Tense. Breath-taking. If a little slow in places.
A veteran tracker (Jeremy Renner) helps an inexperienced FBI agent (Elizabeth Olsen) investigate the murder of a young Native American woman.
I love it when you go into a movie not knowing anything. All I had was the endless #WindRiver hashtags filling my Twitter feed. My curiousity peaked.
Thank God for Twitter. A riveting and well-acted thriller.
As soon as I saw, “Written and directed by Taylor Sheridan”, I knew I was in for a treat. The man responsible for Hell or High Water. One of my favourite films of 2016 (Has it really been a year, already?)
Now helming a new favourite for this year.
Jeremy Renner was brilliant. I’ve always felt he was an underrated actor.
The role of Cory Lambert was perfectly suited for him. A man desperate to keep himself to himself BUT also wanting to do the right thing.
The pace was set on the slow burner with Sheridan teasing titbits of Lambert’s past. The questions already mounting; Why the outback? Why is he so good with that rifle? Why does he have such a strained relationship with his ex-wife?
The awkward atmosphere and idle chit chat as the pair force conversation while Lambert waits for his son.
A man plagued by his own demons. Punishing himself with a life in the wilderness. That was until he discovered a body in the snow . . .
Olsen was excellent as the inexperienced agent Banner. Her arrival summed up the character perfectly as she stood in the snow ill-equipped with a trouser suit.
The only available agent in the area. Sent all the way from Nevada. BUT despite her naivety, Banner’s determination to crack the case and deliver justice for the victim sparked something in Lambert.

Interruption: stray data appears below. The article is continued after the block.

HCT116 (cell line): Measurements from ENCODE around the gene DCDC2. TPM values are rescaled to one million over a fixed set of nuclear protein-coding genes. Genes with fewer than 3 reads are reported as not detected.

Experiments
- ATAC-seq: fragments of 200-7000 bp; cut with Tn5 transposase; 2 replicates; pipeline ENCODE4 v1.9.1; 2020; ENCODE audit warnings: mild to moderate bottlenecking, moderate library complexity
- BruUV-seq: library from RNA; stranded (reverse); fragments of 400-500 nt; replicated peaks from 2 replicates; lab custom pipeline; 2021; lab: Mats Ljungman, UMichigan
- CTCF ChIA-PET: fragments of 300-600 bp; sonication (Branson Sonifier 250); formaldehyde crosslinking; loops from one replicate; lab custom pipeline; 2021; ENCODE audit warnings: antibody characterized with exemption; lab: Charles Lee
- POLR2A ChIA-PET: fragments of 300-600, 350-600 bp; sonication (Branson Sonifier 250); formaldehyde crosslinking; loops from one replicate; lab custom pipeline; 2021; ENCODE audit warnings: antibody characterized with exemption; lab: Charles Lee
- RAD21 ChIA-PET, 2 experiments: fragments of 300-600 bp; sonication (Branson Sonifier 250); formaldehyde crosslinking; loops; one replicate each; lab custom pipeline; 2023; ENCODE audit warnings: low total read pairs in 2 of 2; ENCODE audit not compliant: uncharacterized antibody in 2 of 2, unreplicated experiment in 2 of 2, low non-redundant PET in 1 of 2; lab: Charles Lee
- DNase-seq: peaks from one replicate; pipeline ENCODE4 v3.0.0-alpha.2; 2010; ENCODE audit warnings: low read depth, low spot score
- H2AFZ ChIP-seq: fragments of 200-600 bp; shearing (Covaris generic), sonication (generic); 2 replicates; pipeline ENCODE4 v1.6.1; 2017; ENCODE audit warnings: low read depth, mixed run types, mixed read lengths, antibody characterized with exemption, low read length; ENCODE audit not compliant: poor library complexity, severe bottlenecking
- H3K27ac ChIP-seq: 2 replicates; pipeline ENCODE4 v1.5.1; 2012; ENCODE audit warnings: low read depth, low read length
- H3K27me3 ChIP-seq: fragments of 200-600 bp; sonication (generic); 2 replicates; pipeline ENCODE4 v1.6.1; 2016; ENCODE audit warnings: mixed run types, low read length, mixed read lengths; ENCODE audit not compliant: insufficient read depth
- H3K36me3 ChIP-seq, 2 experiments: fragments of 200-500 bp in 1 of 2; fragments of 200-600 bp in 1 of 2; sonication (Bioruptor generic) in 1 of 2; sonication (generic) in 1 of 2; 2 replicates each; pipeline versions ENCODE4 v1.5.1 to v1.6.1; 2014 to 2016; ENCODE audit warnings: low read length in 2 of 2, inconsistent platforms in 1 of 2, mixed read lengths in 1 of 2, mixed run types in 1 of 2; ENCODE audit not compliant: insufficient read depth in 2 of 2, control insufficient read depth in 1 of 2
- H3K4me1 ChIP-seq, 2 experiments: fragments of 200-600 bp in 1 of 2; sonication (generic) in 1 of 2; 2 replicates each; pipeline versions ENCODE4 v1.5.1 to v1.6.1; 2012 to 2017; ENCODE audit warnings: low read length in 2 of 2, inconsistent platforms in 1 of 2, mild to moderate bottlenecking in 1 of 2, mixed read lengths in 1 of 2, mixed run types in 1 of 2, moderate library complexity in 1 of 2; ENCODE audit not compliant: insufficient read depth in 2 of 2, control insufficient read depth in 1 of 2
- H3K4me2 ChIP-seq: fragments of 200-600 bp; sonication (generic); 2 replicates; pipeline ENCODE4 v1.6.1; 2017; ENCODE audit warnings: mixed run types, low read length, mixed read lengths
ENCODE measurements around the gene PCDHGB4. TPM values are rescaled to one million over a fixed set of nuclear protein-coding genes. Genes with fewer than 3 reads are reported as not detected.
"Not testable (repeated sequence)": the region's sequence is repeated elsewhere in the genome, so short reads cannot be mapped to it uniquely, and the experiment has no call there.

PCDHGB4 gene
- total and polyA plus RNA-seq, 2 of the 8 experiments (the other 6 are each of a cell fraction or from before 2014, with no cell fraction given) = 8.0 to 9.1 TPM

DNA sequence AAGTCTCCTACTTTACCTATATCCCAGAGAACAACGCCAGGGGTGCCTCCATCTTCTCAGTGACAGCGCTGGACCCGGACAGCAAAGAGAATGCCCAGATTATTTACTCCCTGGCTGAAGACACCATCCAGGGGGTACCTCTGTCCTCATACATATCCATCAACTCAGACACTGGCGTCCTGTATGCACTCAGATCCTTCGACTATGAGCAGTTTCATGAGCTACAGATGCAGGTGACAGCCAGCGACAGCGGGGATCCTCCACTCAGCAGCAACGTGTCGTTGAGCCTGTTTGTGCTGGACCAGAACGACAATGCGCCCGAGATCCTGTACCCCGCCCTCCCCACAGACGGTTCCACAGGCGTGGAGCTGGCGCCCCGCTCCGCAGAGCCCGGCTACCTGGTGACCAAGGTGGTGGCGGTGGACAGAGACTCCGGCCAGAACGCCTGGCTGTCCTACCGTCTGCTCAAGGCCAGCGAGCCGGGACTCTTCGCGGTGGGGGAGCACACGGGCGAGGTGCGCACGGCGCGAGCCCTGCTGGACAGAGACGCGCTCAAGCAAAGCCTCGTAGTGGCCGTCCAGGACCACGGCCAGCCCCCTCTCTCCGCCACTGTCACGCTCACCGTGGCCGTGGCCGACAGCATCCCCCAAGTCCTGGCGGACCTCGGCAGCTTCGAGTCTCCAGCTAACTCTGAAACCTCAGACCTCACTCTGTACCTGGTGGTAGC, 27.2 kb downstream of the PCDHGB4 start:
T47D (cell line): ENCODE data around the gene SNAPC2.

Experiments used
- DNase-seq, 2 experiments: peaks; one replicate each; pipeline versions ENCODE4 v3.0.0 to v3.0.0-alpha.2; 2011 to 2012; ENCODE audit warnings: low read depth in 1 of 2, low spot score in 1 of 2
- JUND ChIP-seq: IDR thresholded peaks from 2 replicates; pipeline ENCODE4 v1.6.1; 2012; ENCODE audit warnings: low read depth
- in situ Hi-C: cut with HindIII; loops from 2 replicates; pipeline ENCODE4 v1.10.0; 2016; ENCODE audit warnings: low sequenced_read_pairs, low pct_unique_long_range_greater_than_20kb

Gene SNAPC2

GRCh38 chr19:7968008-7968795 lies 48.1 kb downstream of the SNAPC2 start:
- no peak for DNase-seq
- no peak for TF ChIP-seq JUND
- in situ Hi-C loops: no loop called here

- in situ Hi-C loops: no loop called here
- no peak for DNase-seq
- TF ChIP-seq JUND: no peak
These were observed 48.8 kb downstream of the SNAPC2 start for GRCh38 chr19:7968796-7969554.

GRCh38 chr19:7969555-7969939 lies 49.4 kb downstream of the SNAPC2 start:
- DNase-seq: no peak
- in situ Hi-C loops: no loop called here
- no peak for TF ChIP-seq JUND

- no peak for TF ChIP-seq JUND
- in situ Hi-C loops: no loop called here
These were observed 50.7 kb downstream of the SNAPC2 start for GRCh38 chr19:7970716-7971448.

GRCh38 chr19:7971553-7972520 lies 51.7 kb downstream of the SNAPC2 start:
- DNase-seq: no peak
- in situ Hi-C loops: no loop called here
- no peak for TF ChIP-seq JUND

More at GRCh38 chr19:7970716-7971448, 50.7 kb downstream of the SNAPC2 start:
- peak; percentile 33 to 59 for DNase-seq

The Avengers duo were fantastic together. They had great chemistry and made the dynamic really work.
“We have six people covering an area the size of Rhode Island”.
Sheridan was even able to throw in some social commentary at the hypocrisy of the law enforcement.
Banner’s heated debate with a coroner spoke volumes. Refusing to class the crime as a homicide. The outcome determining how much support the FBI would provide. Mental.
Ben Richardson’s cinematography was brilliant. With one frame, he made the snowy outback look beautiful and inviting. BUT with the next; deadly and haunting.
You couldn’t hide that Neo-Western feel. The Wind River reservation nothing more than a place of a desolation full of lost souls and dangerous ones.
The isolation and loneliness being the real killer.
A simple enquiry turned into a mad shoot out with a group of small-time meth-heads. Nail-biting.
I liked how Sheridan tied in the Native American community as the Crowheart clan struggled to come to terms with the loss of their daughter.
Heartbreaking. Banner’s attempt to console the mother delivered an unsettling scene as she walked in on the poor woman cutting herself. That bleak feeling of helplessness.
BUT as much as I was enjoying the film, the case itself felt a little generic and tame. I kept wondering what all the hype was about.
That was until the final act. The last 20 minutes. Just . . . Woah. No spoilers.
Heart in mouth stuff. My grumbling was soon put on hold as everything came to a tense and exhilarating climax.
There was even a stellar cameo from Jon Bernthal that came out of the blue. Another underrated actor bossing another supporting role.
As much as I picked at the pacing, (ironically) this film could have been longer.
If anything, Wind River could have done with fleshing things out a little more. Especially with Olsen and Renner’s partnership. I loved how Banner’s presence brought out Lambert’s anguish. Finally cracking his hard shell and allowing him to share his pain. Not enough!
The sombre finale hit home and delivered some shocking statistics on the number of missing Native American women in the States.
Fans of Hell or High Water or gritty bleak thrillers will enjoy this all the same. It wasn’t perfect BUT a rewarding effort all the same.
One I actually liked (I know, I bet you’re thinking. Jeez, he picked at this and he liked it?)
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